Chapter 1 / Sharing Stories
Incredible Humans: The Asian Experience through the lens of Sophia Li
Words: Talya Wong
Interview: Sophia Li
Photos: via Sophia Li for VOGUE magazine
With the horrific and exponential rise of active violence towards the Asian diaspora and the disproportionate impact that the pandemic has had on people of colour and on women, we wanted to find time this month to use our platform to celebrate the stories of Asian individuals bringing awareness to both the Asian and the female experience through their openness and their work.
We are grateful and honoured for the words and stories of some incredible Asian women in our community that are sharing the diversity and power of the Asian experience through their lens.
To round up our Incredible Humans series we hear from Sophia Li, a multi-media journalist, film director, and climate optimist out of New York. We have been long-time fans of Sophia's work and her unwavering contributions of using her voice to stand up for people and planet, encouraging her community to stand beside her and take action along the way. We're grateful to have her share her perspective with us, through the lens of a Chinese-American.
OCIN: Can you share with us a little about your heritage? What was it like growing up for you?
Sophia Li: My heritage is literally my instagram handle: @sophfei. Soph is my American nickname and Fei is my Chinese nickname, I'm Chinese-American and feel 100% Chinese while also feeling 100% American. Growing up, I was born in the US but spent a few years living with my grandparents in China. In the US, I have lived in states like Minnesota to Tennessee to Texas so I really understood what it was like to be the only asian in my classroom while simultaneously spending every summer in China.
OCIN: You’ve done a lot of great work as a multimedia journalist and film director; a public domain that has been largely occupied and driven by non-BIPOC folk. Since you first got started in this line of work, how has your personal experience as an Asian woman in that space evolved?
SL: The biggest thing that has contributed to my evolution in this space is the fact that I started to embrace my story and true identity rather than the identity society was giving me. When I embraced my multi-cultural, multi-faceted creative ways is when I truly found my voice.
OCIN: You call yourself a ‘climate optimist’ – can you explain the importance of this title and what it means to you?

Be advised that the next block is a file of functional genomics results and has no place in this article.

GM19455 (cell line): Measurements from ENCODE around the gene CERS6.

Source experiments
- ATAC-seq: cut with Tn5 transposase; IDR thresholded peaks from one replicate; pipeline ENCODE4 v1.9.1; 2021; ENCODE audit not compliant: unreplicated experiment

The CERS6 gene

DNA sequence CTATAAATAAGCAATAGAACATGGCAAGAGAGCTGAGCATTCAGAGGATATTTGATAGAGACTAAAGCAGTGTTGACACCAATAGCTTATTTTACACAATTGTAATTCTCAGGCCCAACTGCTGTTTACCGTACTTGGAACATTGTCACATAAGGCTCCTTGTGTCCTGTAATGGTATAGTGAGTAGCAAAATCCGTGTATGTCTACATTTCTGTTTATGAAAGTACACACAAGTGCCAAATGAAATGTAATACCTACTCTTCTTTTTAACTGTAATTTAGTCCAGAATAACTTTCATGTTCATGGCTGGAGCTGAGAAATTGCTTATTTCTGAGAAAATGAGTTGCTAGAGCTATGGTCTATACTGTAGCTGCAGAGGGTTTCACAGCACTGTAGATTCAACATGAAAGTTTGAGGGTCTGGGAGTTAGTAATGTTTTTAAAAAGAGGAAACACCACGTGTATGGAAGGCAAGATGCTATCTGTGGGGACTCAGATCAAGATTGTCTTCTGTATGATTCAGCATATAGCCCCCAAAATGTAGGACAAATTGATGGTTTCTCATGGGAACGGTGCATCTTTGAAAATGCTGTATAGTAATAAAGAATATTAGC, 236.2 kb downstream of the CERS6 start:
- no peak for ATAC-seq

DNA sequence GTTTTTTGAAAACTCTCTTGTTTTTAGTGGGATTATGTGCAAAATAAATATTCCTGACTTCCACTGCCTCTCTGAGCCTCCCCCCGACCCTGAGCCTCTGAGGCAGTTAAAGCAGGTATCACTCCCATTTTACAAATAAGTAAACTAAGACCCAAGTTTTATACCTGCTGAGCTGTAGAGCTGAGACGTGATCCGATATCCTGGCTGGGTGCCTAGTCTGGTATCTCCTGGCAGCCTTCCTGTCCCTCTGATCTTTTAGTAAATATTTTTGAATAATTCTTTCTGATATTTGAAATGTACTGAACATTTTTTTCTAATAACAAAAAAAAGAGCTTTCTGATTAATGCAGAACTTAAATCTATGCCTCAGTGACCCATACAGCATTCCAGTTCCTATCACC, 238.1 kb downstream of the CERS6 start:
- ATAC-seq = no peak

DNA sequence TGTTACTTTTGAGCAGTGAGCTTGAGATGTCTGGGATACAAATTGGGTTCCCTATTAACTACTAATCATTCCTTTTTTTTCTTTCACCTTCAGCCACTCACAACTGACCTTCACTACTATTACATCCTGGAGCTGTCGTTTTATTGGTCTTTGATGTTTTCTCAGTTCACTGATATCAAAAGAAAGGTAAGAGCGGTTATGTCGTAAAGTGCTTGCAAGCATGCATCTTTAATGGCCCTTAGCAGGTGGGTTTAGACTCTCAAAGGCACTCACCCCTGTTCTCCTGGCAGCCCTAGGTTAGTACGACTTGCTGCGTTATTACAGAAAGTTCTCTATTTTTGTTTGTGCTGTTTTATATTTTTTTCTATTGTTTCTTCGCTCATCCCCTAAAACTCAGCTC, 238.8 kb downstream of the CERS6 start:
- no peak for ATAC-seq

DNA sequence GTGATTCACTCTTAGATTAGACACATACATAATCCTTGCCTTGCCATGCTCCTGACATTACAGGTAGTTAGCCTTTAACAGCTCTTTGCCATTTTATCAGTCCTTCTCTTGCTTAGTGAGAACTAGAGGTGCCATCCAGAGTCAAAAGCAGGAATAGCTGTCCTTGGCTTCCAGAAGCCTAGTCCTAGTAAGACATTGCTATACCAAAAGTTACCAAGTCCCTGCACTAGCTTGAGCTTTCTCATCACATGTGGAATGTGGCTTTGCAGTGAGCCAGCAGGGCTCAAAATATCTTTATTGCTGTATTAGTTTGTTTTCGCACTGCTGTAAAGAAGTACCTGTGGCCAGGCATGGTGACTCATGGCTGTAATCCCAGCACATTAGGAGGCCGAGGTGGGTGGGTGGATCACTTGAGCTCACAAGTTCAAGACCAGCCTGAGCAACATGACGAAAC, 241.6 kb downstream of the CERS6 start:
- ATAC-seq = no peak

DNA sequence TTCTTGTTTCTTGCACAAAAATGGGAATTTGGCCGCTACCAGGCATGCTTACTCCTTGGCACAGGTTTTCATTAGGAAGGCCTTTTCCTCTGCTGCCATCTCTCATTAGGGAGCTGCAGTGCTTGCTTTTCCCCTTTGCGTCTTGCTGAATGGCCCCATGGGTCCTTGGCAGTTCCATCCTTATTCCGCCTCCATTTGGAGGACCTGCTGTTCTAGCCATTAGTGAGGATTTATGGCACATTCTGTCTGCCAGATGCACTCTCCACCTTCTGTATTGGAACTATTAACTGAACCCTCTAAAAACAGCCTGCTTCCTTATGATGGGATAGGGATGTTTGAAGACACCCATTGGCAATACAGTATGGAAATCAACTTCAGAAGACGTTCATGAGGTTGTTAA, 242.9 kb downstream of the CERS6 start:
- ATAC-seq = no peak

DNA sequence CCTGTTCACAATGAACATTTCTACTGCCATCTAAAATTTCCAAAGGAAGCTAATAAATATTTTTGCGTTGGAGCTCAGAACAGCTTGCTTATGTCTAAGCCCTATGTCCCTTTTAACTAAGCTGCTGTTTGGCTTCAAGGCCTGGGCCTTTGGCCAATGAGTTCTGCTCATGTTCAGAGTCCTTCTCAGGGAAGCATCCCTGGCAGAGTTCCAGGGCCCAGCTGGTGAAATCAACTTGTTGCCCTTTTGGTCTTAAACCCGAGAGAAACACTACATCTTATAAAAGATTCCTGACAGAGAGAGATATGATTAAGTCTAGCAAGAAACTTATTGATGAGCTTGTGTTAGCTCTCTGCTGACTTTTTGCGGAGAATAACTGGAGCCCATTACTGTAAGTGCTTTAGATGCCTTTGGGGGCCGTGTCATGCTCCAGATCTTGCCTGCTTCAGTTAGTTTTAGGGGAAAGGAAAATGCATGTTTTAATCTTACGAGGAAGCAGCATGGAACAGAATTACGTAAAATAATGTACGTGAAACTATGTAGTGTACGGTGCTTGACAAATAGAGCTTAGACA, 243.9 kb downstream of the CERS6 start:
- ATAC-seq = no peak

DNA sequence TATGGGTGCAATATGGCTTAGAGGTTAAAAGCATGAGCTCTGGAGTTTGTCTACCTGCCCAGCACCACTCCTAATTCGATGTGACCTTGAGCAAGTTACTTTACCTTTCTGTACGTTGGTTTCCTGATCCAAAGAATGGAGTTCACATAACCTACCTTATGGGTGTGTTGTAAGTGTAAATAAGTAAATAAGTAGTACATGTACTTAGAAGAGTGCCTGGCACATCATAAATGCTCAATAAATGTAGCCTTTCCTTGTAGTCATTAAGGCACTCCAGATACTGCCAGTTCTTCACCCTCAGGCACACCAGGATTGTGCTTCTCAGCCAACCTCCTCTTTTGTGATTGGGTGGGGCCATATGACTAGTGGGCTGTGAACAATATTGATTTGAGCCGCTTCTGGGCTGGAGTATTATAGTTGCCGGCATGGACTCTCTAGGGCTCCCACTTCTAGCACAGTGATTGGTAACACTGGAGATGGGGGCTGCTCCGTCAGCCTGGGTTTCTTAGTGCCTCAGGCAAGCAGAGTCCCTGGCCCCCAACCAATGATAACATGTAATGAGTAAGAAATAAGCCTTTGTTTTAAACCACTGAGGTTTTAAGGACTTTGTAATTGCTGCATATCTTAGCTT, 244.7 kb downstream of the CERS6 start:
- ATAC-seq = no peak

SL: I call myself a 'climate optimist' because I believe we have the full power to mitigate carbon emissions and reverse the climate crisis, just like we had full power to cause the state of our climate as we know it. It's important to have a hopeful yet realistic outlook on the climate crisis, humans are more motivated to create fundamental change when they believe change is possible, not when there's a doomsday scenario looming.
OCIN: In one word, how would you describe your relationship with the Earth?
OCIN: What one sentiment do you want everyone to know about their role and impact on the Earth? On their community?
SL: That we ourselves are mother nature, every action we take has a direct reaction in our environment.
OCIN: How has being Asian impacted your experience as a journalist, film director, and climate optimist?
SL: Being Asian is fully my identity so it has impacted all of my professional roles. As a journalist, Asians understand what it means to be invisible or silenced so I feel more motivated to give everyone a voice. As a film director, I observe and ask Qs and think for the collective vs. the individual story that is a result of Asian culture. As a climate optimist, I see some Asian communities directly experiencing the climate crises firsthand while other Asian communities like Japan are putting forth climate positive solutions in real time-- even turning waste into drinking water!
"I'm choosing to challenge myself: what I can continue to unlearn in order to learn again, what preconceived notions am I challenging in relations to myself, race, identity, the world we live in, and what even is "normal." And in doing so, hoping to give permission to others to challenge themselves as well in this ever-evolving journey."
OCIN: What empowers you about being Chinese? About being a woman?
SL: Those two are my identity markers and it's empowering because if I'm not myself as a Chinese woman then I can't stand for anything if I'm not even empowered to stand for myself.
OCIN: This year’s theme for International Women’s Day is to choose to challenge, to change. As a female leader in the Asian community, what are you choosing to challenge?
SL: I'm choosing to challenge myself: what I can continue to unlearn in order to learn again, what preconceived notions am I challenging in relations to myself, race, identity, the world we live in, and what even is "normal." And in doing so, hoping to give permission to others to challenge themselves as well in this ever-evolving journey.
Head to our Magazine to read the rest of our Incrdible Humans series, featuring Natasha Jung, Michelle Mishina, Stella Kim, and the team behind Chinatown Today. In support of Yarrow Society. Head to our IG for more.